The literacy crisis affects students and communities across the United States. Dallas is demonstrating how to fight back.

Rewriting the story on early literacy in Dallas and beyond


Only 35% of students receive the support necessary to read proficiently by fourth grade

The United States is currently plagued by an early literacy crisis of staggering scale and unfortunate resilience due to a systemic failure to develop young children into strong readers. Inadequate support and a lack of opportunity have prevented 65% of students across the nation from reading proficiently by fourth grade.1 National reading performance has stagnated over the past decade, even demonstrating a significant decline between 2017 and 2019. At the state level, it is difficult to find bright spots: only one state has significantly improved its reading results since 2017, with seven states demonstrating a significant decrease in performance.2

Through third grade, students learn to read; from fourth grade onward, they read to learn, which means that failing to provide a student with the support necessary to read hinders their academic success across the board. Students not supported to read on grade level by the end of third grade are four times more likely to drop out of high school, their future opportunities are reduced, their potential earnings are lower, and their cost to society can increase.3 This persistent early literacy crisis has impacted millions of young children, severely limiting their long-term academic and career prospects before they have even finished elementary school.

The literacy crisis is an even more pressing issue for communities of color and for students from economically disadvantaged households. Hispanic and African-American fourth grade reading achievement lags behind that of White students by about 50% and 60% respectively, illustrating inequitable opportunity. Similarly, forced to confront the additional challenges created by poverty, students who qualify for the National School Lunch Program based on economic disadvantage are 59% less likely to read proficiently in fourth grade than those above the income qualification threshold.4 These achievement gaps, coupled with the long-term obstacles that come with not reading on grade level by the end of third grade, magnify inequity between demographic groups and contribute to the vicious cycle of poverty.

This issue has significant long-term consequences not only for [children] but for their communities, and for our nation as a whole. If left unchecked, this problem will undermine efforts to end intergenerational poverty.” 5
Ralph Smith, Managing Director of The Campaign for Grade-Level Reading, an organization focused on fighting the early literacy crisis
2019 Grade 4 Reading State Proficiency Standards Classified into NAEP Achievement Levels
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The impact of America's literacy crisis is broad, grave, and inequitable. However, there is a substantial opportunity to improve results through investments in early childhood education.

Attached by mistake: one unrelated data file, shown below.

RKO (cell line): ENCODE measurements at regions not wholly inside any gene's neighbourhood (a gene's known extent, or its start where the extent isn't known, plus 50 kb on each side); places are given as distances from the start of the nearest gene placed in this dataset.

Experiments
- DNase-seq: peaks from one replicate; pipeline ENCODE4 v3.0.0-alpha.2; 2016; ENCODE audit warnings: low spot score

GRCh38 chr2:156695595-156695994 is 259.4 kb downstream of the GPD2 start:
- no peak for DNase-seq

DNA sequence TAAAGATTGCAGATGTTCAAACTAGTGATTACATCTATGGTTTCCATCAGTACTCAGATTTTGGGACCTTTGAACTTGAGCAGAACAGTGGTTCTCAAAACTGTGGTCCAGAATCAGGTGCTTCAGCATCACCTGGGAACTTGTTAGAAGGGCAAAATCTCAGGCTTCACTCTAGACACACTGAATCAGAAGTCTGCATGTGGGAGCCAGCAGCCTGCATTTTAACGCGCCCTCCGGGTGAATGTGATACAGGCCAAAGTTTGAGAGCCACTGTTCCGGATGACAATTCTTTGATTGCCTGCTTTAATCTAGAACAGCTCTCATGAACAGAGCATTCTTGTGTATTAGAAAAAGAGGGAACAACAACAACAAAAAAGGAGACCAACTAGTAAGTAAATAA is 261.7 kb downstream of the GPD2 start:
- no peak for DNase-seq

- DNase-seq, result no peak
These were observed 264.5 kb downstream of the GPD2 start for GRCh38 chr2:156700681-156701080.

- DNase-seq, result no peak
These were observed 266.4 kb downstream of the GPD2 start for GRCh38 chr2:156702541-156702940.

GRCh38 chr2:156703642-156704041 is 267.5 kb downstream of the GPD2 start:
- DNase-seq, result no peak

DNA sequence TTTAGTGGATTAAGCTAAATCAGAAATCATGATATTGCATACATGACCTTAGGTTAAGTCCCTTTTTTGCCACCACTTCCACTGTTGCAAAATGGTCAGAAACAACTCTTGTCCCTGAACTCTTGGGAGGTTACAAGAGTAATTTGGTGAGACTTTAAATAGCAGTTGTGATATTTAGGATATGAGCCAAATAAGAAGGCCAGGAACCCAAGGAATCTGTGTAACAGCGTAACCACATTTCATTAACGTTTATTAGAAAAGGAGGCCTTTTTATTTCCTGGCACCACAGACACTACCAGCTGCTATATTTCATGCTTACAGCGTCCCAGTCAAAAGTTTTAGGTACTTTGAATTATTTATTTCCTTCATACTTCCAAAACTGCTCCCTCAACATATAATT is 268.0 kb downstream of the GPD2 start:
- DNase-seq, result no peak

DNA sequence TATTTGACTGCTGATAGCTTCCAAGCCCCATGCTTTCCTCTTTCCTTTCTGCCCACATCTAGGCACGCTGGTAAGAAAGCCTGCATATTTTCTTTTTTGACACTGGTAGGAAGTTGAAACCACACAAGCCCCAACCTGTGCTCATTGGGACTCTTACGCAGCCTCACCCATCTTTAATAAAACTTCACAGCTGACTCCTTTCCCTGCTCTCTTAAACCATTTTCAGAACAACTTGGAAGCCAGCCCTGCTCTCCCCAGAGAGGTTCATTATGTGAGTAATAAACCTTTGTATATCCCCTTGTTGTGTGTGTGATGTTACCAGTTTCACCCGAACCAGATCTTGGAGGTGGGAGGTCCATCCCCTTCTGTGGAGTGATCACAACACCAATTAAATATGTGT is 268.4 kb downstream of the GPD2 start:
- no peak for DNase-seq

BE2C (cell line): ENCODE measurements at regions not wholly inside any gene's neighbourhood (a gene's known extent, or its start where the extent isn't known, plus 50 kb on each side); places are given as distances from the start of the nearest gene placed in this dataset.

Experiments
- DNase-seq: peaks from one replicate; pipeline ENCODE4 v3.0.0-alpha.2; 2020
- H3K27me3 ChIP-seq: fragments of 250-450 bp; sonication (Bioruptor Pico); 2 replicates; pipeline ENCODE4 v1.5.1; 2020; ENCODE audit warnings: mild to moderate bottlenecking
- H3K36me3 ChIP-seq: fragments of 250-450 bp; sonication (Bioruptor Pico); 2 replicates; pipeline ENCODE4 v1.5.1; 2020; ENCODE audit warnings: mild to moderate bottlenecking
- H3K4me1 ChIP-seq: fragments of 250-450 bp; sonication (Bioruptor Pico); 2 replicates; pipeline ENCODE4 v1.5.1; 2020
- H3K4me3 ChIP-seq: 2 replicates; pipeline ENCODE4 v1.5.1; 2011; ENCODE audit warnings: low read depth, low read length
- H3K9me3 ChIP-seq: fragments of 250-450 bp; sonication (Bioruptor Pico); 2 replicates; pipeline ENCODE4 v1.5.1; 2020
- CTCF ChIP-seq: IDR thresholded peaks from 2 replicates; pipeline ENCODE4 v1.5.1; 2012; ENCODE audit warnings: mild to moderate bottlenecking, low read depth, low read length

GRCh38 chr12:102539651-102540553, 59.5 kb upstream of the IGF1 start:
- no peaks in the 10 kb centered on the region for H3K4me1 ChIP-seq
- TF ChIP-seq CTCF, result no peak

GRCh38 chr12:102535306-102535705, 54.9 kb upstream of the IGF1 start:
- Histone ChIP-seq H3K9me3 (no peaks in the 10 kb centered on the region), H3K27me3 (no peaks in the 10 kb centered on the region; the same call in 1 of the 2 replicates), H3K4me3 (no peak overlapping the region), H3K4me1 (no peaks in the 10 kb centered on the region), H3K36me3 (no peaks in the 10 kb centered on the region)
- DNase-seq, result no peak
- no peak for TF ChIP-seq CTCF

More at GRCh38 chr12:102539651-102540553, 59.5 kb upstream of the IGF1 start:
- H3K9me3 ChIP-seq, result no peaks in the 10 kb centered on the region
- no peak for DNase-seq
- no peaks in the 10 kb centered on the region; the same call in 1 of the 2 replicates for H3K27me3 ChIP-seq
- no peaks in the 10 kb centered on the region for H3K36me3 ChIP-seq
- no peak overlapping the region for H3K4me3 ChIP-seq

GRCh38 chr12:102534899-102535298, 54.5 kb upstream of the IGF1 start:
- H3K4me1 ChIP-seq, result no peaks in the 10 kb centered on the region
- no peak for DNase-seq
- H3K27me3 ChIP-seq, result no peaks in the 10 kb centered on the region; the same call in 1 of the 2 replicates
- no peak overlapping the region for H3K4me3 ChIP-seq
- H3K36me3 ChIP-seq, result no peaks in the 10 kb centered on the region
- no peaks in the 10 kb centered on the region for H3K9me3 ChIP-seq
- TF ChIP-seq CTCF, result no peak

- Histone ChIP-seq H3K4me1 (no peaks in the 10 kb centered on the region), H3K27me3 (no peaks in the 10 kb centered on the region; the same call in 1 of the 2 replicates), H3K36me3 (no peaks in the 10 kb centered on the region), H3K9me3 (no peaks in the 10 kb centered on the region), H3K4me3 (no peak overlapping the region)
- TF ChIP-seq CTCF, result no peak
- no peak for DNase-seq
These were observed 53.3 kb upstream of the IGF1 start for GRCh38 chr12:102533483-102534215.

By expanding access to high-quality early learning programs, we can begin eliminating opportunity gaps that confront far too many American children even before they enter Kindergarten.”
Dr. Libby Doggett, former Deputy Assistant Secretary at the U.S. Department of Education 6
By supporting a child’s learning from birth through third grade communities can:
Improve Early Literacy Outcomes Icon
improve early literacy outcomes
Level the Playing Field for Students Icon
level the playing field for students
Contribute to Overall Economic and Societal Health Icon
contribute to overall economic & societal health

Early learning delivers particularly high returns on investment in terms of the long-term impact on students’ lives, compared to later interventions.7 In short, investing in early learning is a win-win-win-win for students, policymakers, the business community, and society as a whole.

The Benefits of Quality Early Learning to a Child – and Society

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Professor James Heckman, a Nobel prize-winning economist from the University of Chicago, has identified clear benefits of high quality early learning to a student’s long-term success – and more.5

…and their parents…
… and their future children…
…and society

High-quality early childhood education leads to long-lasting improvements in cognitive, social, and emotional skills for students. This drives improved lifetime outcomes, including increases in future income and improved health.

Early learning benefits a child…

Birth-to-five early learning programs include quality childcare. This allows parents to develop new skills, progress in the workforce, and earn more income. This can be especially helpful to increase mothers’ participation in the workforce.

According to new research, children who participate in high-quality early learning may go on to build families that better set their children up for lifelong success and upward mobility. This indicates that “early childhood education can be an effective way to break the cycle of poverty.”

Heckman’s research estimates a 7-10% return on investments in high-quality PreK and a 13% return for investments in high-quality birth-to-five early learning for disadvantaged children. This takes into account the plethora of long-term positive impacts to both children and their parents, including the additional income generated by both.

Dallas Independent School District and its community partners across the city are betting big on early learning in an effort to change the lives of thousands of students. And while the effort is still ongoing, it appears to be paying off.
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Learn more about Dallas' success in the face of this early literacy crisis.

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